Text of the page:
Among publishing’s conversations today, the industry’s longstanding lack of diversity, both in its workforce and in its output, is urgent. Part of this context, of course, involves widening the consumer base for books from the business standpoint. As it happens, that’s nicely in line with efforts to simply do the right thing in a culture long overdue in coming to grips with its own complexity. And with many publishing houses now tasking their human resources teams to help introduce more workplace diversity, it’s possible that a future publishing employee may have been spotted in Philly. —Porter Anderson
By Dennis Abrams | @DennisAbrams2
At Jezebel, Madeleine Davies tells the story of the #1000BlackGirlBooks project’s Marley Dias, a New Jersey resident who has spent the majority of her eleven years giving back to others.
“She’s received a grant from Disney,” Davies says, “traveled to Ghana to help feed orphans, and now—in her latest act of altruism—she’s rounding up children’s books that feature black female leads so that she and her peers have more fictional characters to look up to.”
Called #1000BlackGirlBooks, the project started when Dias complained to her mother that too many of the books she was reading in school featured white male protagonists.
In an interview with the Philly Voice, Dias said, “I told her I was sick of reading about white boys and dogs,” Dias said, pointing specifically to Where the Red Fern Grows (Wilson Rawls, Yearling) and the Shiloh series (Phyllis Reynolds Naylor, Atheneum). “‘What are you going to do about it?’ [my mom] asked. And I told her I was going to start a book drive, and a specific book drive, where black girls are the main characters in the book and not background characters or minor characters.”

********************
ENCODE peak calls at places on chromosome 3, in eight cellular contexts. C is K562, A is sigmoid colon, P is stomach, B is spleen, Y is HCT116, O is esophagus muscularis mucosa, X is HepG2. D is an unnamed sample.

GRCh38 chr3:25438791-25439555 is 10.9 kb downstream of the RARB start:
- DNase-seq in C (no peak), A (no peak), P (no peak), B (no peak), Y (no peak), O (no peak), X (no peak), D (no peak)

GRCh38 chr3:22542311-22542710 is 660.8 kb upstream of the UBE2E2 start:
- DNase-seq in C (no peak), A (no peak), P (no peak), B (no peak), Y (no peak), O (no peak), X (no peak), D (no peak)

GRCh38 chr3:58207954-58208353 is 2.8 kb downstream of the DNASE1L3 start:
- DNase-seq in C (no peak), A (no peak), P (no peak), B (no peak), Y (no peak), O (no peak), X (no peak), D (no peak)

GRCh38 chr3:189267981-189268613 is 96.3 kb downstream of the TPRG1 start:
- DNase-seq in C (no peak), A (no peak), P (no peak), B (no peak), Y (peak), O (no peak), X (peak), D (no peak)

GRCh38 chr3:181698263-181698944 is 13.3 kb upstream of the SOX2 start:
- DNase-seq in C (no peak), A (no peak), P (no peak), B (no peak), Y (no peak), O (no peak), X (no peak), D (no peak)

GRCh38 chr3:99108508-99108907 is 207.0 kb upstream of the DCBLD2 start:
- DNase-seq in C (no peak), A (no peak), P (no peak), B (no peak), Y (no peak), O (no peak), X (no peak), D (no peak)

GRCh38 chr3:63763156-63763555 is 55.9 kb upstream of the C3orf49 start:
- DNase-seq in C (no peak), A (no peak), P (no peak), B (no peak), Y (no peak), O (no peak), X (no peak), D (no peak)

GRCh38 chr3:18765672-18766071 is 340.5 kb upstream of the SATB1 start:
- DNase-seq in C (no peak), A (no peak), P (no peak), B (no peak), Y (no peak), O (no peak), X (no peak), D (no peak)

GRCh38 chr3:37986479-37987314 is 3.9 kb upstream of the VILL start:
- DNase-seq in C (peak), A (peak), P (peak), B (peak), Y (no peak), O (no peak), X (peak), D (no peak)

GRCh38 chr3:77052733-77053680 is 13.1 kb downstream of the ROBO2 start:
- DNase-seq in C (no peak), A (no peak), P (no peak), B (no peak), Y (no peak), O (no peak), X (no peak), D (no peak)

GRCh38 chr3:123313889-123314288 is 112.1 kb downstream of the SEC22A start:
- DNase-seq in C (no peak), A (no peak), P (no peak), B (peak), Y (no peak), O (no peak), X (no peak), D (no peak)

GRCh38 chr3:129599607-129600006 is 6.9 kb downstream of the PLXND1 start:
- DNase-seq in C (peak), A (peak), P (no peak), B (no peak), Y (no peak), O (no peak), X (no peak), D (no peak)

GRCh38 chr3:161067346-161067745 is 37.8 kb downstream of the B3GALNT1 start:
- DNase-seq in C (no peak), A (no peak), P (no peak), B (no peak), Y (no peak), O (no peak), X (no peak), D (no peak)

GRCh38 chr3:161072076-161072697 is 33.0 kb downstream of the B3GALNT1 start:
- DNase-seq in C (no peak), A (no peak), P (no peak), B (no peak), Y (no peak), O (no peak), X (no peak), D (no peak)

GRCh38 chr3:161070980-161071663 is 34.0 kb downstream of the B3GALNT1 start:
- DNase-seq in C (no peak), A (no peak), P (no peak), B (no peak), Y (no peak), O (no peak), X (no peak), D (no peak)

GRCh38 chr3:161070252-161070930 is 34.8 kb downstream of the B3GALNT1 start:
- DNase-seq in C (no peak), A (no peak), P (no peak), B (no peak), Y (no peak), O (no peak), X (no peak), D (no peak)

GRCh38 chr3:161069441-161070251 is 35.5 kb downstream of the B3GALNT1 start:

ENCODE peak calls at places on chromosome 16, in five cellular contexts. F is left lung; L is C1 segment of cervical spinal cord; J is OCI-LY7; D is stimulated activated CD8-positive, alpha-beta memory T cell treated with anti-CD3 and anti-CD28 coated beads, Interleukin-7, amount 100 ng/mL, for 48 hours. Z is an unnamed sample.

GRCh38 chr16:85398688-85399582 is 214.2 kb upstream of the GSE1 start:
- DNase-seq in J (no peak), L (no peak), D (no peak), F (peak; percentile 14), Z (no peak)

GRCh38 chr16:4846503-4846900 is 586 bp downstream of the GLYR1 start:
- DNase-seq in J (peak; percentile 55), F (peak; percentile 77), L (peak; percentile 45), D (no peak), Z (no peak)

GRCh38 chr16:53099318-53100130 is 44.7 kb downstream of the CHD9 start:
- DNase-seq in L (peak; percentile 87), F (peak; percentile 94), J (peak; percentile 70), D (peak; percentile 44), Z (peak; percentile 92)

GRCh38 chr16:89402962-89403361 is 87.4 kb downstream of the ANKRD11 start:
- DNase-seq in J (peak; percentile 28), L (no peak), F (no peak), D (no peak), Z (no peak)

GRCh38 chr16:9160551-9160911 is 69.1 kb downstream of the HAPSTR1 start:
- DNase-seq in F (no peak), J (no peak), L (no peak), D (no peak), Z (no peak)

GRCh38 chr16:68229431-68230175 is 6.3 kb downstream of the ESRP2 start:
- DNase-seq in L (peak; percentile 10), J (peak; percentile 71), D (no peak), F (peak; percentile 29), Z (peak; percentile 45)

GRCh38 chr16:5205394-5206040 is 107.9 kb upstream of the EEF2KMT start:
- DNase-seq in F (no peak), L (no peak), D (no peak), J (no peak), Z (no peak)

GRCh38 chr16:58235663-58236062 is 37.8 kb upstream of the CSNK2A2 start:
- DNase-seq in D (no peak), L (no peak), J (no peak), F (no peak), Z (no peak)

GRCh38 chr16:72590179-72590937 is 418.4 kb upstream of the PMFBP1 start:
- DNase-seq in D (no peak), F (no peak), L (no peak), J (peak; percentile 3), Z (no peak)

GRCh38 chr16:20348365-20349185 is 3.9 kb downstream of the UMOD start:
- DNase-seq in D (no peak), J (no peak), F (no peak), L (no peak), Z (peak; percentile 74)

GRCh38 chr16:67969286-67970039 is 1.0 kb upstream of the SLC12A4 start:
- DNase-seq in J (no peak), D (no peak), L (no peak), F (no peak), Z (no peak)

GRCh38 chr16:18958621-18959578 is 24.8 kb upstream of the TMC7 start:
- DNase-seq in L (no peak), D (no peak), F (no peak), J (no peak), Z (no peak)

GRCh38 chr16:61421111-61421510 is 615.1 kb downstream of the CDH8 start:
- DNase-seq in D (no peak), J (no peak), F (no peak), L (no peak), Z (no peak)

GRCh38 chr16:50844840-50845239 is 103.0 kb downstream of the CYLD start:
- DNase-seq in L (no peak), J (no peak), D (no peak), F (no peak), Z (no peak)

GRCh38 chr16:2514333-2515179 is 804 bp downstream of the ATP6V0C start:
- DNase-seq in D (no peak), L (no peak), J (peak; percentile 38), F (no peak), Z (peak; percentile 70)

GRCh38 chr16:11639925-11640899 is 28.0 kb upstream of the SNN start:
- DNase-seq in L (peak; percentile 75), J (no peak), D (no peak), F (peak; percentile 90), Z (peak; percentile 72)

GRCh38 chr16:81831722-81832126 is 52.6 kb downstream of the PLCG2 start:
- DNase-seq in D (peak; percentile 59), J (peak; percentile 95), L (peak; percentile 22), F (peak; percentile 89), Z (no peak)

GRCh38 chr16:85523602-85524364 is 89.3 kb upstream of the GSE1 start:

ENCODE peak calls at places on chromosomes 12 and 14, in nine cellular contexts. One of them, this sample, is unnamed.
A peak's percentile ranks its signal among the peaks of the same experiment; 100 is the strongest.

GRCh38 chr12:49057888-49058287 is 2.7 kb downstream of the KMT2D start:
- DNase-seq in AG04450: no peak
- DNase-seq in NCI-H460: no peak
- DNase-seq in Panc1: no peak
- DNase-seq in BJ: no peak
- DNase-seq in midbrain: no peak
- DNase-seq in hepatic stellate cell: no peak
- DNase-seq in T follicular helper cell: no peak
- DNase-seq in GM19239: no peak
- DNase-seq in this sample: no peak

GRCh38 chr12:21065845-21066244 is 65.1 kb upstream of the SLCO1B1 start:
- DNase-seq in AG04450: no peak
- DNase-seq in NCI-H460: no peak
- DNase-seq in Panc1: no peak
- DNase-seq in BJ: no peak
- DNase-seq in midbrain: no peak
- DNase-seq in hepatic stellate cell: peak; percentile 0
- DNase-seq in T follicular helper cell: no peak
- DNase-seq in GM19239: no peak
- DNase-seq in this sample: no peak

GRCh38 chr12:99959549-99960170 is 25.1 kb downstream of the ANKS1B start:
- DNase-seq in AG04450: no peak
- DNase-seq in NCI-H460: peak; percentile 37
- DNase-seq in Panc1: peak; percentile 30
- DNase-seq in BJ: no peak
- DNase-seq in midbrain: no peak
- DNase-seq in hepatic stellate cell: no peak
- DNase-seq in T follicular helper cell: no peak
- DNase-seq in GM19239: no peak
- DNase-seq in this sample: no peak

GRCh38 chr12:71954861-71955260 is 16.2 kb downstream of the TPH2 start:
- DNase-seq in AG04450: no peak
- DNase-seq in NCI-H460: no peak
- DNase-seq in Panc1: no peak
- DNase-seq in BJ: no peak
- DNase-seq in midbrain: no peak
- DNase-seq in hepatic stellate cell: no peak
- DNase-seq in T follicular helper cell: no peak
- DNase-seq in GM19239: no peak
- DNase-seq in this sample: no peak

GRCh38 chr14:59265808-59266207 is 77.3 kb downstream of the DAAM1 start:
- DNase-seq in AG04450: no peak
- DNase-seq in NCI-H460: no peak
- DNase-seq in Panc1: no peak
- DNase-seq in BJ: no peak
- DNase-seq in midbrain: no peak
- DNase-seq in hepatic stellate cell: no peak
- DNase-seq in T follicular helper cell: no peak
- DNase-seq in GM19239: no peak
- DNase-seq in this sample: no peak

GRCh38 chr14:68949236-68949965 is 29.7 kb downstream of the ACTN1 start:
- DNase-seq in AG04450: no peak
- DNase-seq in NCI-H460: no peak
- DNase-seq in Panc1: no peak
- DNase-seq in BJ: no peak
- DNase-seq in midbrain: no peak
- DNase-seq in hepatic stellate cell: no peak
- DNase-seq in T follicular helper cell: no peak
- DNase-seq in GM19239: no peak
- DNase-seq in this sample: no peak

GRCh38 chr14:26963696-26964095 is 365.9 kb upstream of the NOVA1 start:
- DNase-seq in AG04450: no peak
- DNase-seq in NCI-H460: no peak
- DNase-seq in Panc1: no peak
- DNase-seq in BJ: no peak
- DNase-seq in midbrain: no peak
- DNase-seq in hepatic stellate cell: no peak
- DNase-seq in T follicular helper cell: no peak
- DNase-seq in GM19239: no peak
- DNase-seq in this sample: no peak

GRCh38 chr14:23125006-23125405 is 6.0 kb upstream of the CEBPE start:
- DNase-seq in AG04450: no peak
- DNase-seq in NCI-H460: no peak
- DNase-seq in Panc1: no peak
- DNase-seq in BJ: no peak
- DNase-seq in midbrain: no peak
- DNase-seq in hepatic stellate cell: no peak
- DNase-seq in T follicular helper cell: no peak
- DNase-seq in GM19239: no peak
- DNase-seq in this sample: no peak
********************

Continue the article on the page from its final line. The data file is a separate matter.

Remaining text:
Dias is hoping to collect at least 1,000 books featuring black female protagonists by February 1st. At this writing, she is close to halfway to reaching her goal.
The project is part of an annual social action effort, the Philadelphia-founded GrassROOTS Community Foundation Super Camp for young girls, created to help empower and improve the health of underserved girls middle-school age and younger. Dias’ mother Janice co-founded the organization seven years ago with lead MC of The Roots, Tariq Trotter, aka Black Thought.
The Jamaican-born Janice told the Philly Voice that watching her daughter grow up with such a passion for giving back “a surreal experience,” and said that the project “has been eye-opening” even for her.
“I didn’t need identification,” Janice Dias said, “or I didn’t desire it because I grew up in an all-black country. [Marley is] not growing up in an all-black country; she’s growing up in a fairly white suburb, in a country that only has 12.6 percent of blacks. For her, identification is a bigger deal…For young black girls in the U.S., context is really important for them—to see themselves and have stories that reflect experiences that are closer to what they have or their friends have.”
Dias, who says she hopes one day to edit her own magazine, plans to catalog the donated books and take them to a children’s book drive in Jamaica. She and her mom are also hoping to start a small library in Philadelphia.
“I’m hoping to show that other girls can do this as well,” Marley Dias told Jezebel. “I used the resources I was given, and I want people to pass that down and use the things they’re given to create more social action projects—and do it just for fun, and not make it feel like a chore.”
To learn more or to make a donation, click here.
Books can be sent to this address:
GrassROOTS Community Foundation
59 Main Street, Suite 323, West Orange, NJ 07052